Slope Stabilization in Gresham, Oregon

GEOMechanics was retained by geotechnical contractor, PLI Systems, to assist the City of Gresham, Oregon to stabilize a failing 25-foot-high steep slope behind three private residential homes along SE Greenway Drive. A landslide occurred behind one of the residences in June 2022 and the slopes behind the other two residences exhibited evidence of past instability and were determined to be at similar risk of failure.

Subsurface conditions at the site generally consist of up to 5 feet of silty fill and 20 feet of soft silt and clay underlain by dense sand and gravel. The fill was likely placed to create a graded surface to build the homes. The geotechnical report indicated that the sources of slope instability were likely from a combination of improperly placed fill soils, groundwater flow below the slope, and erosion of the slope toe from Kelly Creek during high flow events. 

GEOMechanics and PLI Systems stabilized the slope using a tied-back soldier pile and timber lagging retaining wall. To resist local stability, the soldier pile wall was designed to support the exposed height of the existing landslide head scarps and future erosion at the bottom of the wall was included. The soldier piles were also designed to provide shear resistance across potential slope failure surfaces, thereby providing resistance against local and global instability.

Based on the subsurface investigation, experience, site visits, and knowledge of local conditions, GEOMechanics calibrated the soil properties in their slope stability model to match the observed field conditions. This approach reduced soldier pile and tieback requirements and therefore provided significant cost savings for the City of Gresham.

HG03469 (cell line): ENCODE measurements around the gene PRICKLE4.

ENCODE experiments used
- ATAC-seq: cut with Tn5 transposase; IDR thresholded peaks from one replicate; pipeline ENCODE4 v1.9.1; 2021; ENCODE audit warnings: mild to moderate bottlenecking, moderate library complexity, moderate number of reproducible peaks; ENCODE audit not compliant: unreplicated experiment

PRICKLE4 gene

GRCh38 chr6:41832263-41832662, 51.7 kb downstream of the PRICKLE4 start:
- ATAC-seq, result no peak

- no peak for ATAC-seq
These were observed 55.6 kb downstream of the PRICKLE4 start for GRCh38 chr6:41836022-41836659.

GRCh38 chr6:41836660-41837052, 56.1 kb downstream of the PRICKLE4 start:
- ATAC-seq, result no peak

The final design utilized W12x45 soldier piles driven into the dense sand and gravel located approximately 30 feet below the existing ground surface. GEOMechanics estimated that future downslope erosion could result in the soldier piles supporting an exposed height of up to 12 feet, and designed the wall accordingly. Additionally, driving the soldier piles into the dense sand and gravel results in acceptable factors of safety against static and seismic global instability.

Tiebacks were installed at each soldier pile location to assist with local and global stability. Helical anchor tiebacks were initially considered, but due to the need for embedment into the dense sands and gravels, the design was adjusted to utilize hollow bar tiebacks, which can drill through obstructions easier than helical anchors. The ability to quickly adapt to field conditions by redesigning the tiebacks resulted in a smooth and cost-effective project delivery.

GEOMechanics also provided special inspection services during construction to confirm the subsurface conditions, review for drawing compliance, observe tieback proof testing, and provide field recommendations. 

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